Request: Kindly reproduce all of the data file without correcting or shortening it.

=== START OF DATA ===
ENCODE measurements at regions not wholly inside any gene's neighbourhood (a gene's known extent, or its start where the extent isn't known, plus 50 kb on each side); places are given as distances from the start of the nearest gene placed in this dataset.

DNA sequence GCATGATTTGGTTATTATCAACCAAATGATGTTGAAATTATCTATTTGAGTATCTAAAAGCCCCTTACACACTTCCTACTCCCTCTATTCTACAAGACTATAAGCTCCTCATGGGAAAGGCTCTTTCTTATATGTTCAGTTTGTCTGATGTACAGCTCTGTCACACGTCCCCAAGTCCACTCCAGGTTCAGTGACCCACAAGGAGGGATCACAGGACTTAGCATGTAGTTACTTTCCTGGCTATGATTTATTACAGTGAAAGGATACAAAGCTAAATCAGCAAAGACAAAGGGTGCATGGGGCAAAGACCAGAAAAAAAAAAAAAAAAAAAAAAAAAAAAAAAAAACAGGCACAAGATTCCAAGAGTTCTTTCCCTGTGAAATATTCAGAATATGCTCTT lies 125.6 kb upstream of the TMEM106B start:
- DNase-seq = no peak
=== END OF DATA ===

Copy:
ENCODE measurements at regions not wholly inside any gene's neighbourhood (a gene's known extent, or its start where the extent isn't known, plus 50 kb on each side); places are given as distances from the start of the nearest gene placed in this dataset.

DNA sequence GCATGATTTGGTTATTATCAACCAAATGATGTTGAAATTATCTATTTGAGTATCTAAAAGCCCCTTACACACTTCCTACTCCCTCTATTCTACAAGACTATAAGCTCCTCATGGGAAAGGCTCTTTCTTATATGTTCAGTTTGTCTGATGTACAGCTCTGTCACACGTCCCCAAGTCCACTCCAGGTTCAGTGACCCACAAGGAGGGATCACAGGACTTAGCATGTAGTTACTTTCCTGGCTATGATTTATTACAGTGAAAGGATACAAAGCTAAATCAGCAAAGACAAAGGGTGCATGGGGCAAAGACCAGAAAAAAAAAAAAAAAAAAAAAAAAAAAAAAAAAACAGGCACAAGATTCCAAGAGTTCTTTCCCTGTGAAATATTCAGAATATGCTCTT lies 125.6 kb upstream of the TMEM106B start:
- DNase-seq = no peak